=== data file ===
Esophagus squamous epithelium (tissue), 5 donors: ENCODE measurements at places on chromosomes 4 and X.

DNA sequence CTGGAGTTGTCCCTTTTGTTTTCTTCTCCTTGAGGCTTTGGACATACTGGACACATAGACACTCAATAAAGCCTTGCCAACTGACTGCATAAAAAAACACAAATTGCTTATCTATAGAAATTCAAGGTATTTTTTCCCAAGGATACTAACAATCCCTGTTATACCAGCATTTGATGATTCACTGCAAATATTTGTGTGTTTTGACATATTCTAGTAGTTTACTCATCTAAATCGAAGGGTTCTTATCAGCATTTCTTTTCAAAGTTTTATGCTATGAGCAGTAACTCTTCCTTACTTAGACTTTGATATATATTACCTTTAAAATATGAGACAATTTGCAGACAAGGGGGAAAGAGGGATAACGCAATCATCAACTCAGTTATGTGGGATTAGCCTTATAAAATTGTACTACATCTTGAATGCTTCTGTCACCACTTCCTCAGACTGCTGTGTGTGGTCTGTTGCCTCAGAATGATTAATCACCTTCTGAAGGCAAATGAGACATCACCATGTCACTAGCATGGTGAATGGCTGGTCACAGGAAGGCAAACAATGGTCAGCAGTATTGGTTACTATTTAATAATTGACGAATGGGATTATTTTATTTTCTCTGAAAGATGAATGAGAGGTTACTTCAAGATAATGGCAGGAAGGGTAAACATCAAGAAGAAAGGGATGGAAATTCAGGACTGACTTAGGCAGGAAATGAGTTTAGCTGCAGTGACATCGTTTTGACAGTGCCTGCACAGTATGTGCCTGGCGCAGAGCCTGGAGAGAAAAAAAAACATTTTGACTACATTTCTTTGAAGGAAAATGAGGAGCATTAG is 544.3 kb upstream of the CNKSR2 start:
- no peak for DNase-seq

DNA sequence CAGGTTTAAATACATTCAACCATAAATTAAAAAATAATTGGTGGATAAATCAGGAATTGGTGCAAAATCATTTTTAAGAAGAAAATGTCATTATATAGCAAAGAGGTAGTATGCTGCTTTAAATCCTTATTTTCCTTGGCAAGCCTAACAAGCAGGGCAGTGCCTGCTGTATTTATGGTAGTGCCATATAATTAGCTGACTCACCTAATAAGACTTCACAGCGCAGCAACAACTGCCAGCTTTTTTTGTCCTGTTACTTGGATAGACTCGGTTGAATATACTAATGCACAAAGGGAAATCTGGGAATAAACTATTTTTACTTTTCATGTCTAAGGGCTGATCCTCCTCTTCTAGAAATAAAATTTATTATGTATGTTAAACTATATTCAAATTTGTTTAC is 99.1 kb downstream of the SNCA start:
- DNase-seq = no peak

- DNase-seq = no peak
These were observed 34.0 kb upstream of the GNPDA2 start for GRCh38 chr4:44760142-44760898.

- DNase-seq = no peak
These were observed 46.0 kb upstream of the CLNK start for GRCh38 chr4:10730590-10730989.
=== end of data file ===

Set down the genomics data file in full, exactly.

Esophagus squamous epithelium (tissue), 5 donors: ENCODE measurements at places on chromosomes 4 and X.

DNA sequence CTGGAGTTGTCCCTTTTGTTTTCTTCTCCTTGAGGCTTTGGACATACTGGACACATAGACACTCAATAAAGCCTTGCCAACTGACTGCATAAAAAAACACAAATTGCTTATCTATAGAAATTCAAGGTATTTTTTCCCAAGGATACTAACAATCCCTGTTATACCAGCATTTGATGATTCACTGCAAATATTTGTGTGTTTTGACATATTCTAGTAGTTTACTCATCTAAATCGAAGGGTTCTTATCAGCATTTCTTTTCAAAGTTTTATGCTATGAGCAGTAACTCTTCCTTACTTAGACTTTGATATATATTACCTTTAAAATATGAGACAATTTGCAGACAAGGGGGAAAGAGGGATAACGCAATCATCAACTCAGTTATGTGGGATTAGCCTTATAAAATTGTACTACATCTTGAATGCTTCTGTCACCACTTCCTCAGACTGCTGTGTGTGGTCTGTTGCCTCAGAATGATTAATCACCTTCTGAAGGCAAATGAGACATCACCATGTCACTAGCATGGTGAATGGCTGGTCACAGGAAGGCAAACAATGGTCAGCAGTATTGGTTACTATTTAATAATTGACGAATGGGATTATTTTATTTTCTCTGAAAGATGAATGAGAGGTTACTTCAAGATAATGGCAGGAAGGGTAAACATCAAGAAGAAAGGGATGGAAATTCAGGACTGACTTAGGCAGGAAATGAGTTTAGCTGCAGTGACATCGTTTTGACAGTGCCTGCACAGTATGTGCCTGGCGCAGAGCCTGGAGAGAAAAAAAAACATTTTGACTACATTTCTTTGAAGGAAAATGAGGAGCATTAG is 544.3 kb upstream of the CNKSR2 start:
- no peak for DNase-seq

DNA sequence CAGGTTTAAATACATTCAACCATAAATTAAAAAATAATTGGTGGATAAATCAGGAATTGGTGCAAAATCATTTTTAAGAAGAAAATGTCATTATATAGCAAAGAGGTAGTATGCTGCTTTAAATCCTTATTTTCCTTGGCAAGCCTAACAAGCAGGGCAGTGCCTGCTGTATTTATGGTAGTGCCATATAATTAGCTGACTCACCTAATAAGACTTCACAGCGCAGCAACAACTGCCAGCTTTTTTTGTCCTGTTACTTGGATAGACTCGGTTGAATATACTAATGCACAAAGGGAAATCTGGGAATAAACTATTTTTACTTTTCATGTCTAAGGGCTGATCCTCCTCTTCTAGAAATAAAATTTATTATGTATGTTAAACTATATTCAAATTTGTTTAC is 99.1 kb downstream of the SNCA start:
- DNase-seq = no peak

- DNase-seq = no peak
These were observed 34.0 kb upstream of the GNPDA2 start for GRCh38 chr4:44760142-44760898.

- DNase-seq = no peak
These were observed 46.0 kb upstream of the CLNK start for GRCh38 chr4:10730590-10730989.